Jasmin Simpson Wins: Court Holds Student Loans Programs Violated Her Charter rights

  • December 17, 2020
  • Laura Lepine

It took nearly two decades for Jasmin Simpson to get her day in court. It took only two months from the end of submissions for the Court to rule in her favour.

On October 26, 2020, the Ontario Superior Court of Justice held that Ms. Simpson had proved that the Canada Student Loans Program (“CSLP”) including the Ontario Student Assistance Program (“OSAP”) violated her rights under section 15 of the Canadian Charter of Rights and Freedoms. As of November 25, 2020, the deadline to appeal this decision has passed.

Ms. Simpson is blind, Deaf, and has lupus. As a result of her disabilities, it took her far longer to complete her undergraduate and graduate programs. During this extra time, she accumulated 60% more student debt than her non-disabled peers completing comparable programs.

Ms. Simpson argued that this extra debt burden was discriminatory on the basis of disability.

In its recent decision, the Court agreed.

The Court held that there was “no dispute” but that people with disabilities face a wide range of barriers in Canadian society. It found that people with disabilities are less likely to pursue postsecondary education, face a range of financial barriers that leave them more likely to earn a lower income and to be under-employed, and that at least some students with disabilities are likely to take longer to complete their post-secondary education.

It held that, where students with disabilities take longer to complete their post-secondary education, the operation of the student loan programs is such that they are burdened with additional debt.

However, the Court accepted that the experiences of students with disabilities are variable, with some students receiving repayment assistance to redress their debt. The Court held that, in the abstract, it was “impossible to know” in which circumstances the CSLP and OSAP had fully redressed the extra debt borne by students with disabilities.

Ultimately, the Court did not strike down the student loans programs, but rather held that the question of whether the student loans programs operate in a discriminatory way will depend on how the programs are administered in specific cases. For Ms. Simpson, Canada and Ontario did not operate the program to cure her extra debt burden.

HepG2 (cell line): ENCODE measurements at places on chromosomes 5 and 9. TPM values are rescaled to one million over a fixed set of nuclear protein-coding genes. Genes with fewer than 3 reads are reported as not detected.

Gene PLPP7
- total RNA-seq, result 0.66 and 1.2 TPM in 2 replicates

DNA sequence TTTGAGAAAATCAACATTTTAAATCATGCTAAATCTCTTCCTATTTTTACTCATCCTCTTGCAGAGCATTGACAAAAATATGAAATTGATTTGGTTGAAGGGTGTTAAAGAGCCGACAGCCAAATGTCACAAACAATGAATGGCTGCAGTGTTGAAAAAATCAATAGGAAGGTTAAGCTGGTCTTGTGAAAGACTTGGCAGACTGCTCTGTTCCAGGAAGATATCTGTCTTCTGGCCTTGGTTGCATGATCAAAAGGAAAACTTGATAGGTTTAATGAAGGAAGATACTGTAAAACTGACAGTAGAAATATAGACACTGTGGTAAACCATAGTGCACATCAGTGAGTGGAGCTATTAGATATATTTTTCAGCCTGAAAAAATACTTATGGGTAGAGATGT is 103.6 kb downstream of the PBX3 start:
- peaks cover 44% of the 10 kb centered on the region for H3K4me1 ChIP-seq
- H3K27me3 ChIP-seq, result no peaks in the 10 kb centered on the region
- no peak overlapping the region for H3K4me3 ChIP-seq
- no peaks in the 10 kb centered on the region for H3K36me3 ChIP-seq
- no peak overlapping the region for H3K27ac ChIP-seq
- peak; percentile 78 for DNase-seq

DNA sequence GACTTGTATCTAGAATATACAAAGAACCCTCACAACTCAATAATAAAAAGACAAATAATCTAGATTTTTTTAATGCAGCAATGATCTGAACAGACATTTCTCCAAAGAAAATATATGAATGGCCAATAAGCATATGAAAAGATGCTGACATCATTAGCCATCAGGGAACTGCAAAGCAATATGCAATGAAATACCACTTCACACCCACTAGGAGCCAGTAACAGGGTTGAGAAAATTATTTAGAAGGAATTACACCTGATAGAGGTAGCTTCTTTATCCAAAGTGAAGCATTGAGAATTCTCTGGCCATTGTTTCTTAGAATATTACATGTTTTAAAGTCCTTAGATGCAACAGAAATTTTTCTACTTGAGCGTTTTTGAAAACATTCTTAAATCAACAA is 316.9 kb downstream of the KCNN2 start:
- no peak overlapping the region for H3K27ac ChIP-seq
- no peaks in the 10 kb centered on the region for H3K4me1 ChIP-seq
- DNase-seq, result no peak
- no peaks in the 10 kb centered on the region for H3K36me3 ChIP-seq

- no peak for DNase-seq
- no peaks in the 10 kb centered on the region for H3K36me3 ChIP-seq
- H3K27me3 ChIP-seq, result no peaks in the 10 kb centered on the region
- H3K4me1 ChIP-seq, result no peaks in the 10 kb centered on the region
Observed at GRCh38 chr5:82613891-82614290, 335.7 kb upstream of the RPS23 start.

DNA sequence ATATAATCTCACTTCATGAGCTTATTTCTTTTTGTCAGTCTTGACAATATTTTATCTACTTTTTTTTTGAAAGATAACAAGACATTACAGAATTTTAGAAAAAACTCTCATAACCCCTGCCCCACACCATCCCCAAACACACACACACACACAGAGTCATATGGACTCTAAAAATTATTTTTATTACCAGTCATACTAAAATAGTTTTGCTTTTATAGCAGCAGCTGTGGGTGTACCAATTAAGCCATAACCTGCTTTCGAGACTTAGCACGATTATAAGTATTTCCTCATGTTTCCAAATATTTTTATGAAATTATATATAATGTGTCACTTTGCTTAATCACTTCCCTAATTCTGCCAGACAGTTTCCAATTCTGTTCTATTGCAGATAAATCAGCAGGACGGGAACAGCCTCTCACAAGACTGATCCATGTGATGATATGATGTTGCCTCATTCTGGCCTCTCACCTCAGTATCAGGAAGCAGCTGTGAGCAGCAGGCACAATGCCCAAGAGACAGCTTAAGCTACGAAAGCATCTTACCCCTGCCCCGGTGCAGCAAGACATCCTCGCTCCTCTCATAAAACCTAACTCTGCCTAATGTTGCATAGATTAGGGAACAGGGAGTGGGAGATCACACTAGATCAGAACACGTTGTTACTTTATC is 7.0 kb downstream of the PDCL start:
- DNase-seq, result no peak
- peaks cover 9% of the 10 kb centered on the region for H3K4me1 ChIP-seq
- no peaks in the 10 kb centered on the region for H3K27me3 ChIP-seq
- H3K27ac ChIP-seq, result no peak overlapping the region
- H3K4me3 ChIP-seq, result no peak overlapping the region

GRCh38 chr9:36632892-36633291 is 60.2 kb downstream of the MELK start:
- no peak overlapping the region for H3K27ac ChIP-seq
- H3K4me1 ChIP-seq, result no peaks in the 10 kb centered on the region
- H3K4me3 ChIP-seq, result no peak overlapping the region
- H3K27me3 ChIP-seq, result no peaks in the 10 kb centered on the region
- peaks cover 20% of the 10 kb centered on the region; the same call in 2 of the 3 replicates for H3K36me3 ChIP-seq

The Court found that this violation was not justified under section 1 of the Charter: imposing and not redressing Ms. Simpson’s additional debt “was not a reasonable option open to the respondent governments”, (a failure under the “minimal impairment” branch of the section 1 justification test) (at para XX).

For her remedy, the Court awarded Ms. Simpson a declaration that her extra debt is not payable. Canada and Ontario were both ordered to return to Ms. Simpson the money she paid towards her extra debt, including interest amounts.

While the Court was cautious that its decision was individualized, it noted that it would be clearly unsatisfactory to require other students like Ms. Simpson to bring individual Charter litigation, like she did. As a result, the Court noted a “constitutional constraint” on the governments to operate their programs in a way that does not infringe the equality rights of students with disabilities who take longer, and end up with extra debt as a result.

Both governments are responsible for ensuring the tools of their programs are used so that others do not experience the same adverse effects as Ms. Simpson did.

Bakerlaw has written previously about Ms. Simpson’s case here (link). In earlier posts, we shared how Ms. Simpson had turned down a settlement that would have cancelled all of her debt: she turned it down because it would not help students other than herself.

The Court’s recent decision means that students with disabilities who take longer, like Ms. Simpson, are entitled to have their extra debt taken into account and redressed by the student loans programs.

While it took nearly twenty years, that’s a win.

You can read the Court’s full decision here (link).

Think your situation similar to Ms. Simpson’s? Check back here for more information about how to request a review of your student loan debt. We will be posting more on that soon!

– This post is current as of the time of writing. Readers should not rely on this post as legal advice. –

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